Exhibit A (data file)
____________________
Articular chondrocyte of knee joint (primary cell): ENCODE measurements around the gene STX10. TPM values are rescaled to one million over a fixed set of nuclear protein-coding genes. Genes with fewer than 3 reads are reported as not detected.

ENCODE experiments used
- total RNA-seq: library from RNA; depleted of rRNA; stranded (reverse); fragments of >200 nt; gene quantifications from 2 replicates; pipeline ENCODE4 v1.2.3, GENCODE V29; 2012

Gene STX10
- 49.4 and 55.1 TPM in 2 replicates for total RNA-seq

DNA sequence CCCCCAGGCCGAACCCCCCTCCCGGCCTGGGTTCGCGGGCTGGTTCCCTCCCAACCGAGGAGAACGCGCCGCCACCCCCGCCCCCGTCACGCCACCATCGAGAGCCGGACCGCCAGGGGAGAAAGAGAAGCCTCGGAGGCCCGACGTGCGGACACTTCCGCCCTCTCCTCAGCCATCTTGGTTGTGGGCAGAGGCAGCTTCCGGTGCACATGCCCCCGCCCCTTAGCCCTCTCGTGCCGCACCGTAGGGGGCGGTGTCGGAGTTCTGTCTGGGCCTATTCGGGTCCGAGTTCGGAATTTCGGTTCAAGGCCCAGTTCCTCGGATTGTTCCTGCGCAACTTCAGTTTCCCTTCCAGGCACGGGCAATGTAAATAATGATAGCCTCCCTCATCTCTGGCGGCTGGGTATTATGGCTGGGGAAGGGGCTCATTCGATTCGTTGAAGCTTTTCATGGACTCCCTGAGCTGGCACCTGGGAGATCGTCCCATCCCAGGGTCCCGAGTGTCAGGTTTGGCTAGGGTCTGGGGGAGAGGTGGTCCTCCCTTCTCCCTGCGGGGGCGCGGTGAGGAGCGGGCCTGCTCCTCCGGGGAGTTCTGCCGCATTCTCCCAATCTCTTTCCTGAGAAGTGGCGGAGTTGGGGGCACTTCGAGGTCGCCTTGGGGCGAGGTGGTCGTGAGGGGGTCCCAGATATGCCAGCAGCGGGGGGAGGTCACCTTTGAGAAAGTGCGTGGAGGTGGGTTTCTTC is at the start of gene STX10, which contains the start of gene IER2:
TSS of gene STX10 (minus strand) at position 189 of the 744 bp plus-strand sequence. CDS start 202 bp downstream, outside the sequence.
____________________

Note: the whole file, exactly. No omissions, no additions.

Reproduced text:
Articular chondrocyte of knee joint (primary cell): ENCODE measurements around the gene STX10. TPM values are rescaled to one million over a fixed set of nuclear protein-coding genes. Genes with fewer than 3 reads are reported as not detected.

ENCODE experiments used
- total RNA-seq: library from RNA; depleted of rRNA; stranded (reverse); fragments of >200 nt; gene quantifications from 2 replicates; pipeline ENCODE4 v1.2.3, GENCODE V29; 2012

Gene STX10
- 49.4 and 55.1 TPM in 2 replicates for total RNA-seq

DNA sequence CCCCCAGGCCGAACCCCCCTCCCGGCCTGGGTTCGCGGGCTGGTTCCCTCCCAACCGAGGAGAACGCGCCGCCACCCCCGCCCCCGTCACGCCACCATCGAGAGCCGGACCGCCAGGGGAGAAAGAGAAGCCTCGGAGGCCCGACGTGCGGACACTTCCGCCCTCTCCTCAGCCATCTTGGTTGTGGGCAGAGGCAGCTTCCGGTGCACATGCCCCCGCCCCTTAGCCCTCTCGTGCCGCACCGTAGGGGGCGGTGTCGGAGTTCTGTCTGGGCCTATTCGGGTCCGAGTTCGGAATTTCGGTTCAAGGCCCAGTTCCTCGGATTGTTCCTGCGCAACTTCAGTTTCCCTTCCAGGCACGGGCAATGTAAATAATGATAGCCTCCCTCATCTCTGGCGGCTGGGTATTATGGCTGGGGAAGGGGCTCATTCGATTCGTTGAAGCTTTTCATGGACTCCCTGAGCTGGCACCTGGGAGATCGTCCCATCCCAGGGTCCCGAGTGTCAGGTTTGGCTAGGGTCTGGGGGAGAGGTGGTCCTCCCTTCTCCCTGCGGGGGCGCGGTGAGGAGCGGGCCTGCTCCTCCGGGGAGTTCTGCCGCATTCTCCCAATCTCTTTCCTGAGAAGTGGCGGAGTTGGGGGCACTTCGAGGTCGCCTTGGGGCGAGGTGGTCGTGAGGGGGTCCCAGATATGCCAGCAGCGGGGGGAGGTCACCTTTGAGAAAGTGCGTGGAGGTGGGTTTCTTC is at the start of gene STX10, which contains the start of gene IER2:
TSS of gene STX10 (minus strand) at position 189 of the 744 bp plus-strand sequence. CDS start 202 bp downstream, outside the sequence.